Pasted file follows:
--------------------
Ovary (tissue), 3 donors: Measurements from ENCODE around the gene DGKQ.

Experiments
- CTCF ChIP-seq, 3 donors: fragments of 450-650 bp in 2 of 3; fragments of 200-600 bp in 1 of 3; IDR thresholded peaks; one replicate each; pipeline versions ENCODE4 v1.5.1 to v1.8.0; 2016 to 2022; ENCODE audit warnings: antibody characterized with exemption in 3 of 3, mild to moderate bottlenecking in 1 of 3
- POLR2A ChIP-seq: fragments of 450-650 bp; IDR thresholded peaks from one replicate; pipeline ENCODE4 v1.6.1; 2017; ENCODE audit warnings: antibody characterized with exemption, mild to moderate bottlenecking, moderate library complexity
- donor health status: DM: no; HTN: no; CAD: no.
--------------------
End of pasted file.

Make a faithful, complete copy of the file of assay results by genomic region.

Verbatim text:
Ovary (tissue), 3 donors: Measurements from ENCODE around the gene DGKQ.

Experiments
- CTCF ChIP-seq, 3 donors: fragments of 450-650 bp in 2 of 3; fragments of 200-600 bp in 1 of 3; IDR thresholded peaks; one replicate each; pipeline versions ENCODE4 v1.5.1 to v1.8.0; 2016 to 2022; ENCODE audit warnings: antibody characterized with exemption in 3 of 3, mild to moderate bottlenecking in 1 of 3
- POLR2A ChIP-seq: fragments of 450-650 bp; IDR thresholded peaks from one replicate; pipeline ENCODE4 v1.6.1; 2017; ENCODE audit warnings: antibody characterized with exemption, mild to moderate bottlenecking, moderate library complexity
- donor health status: DM: no; HTN: no; CAD: no.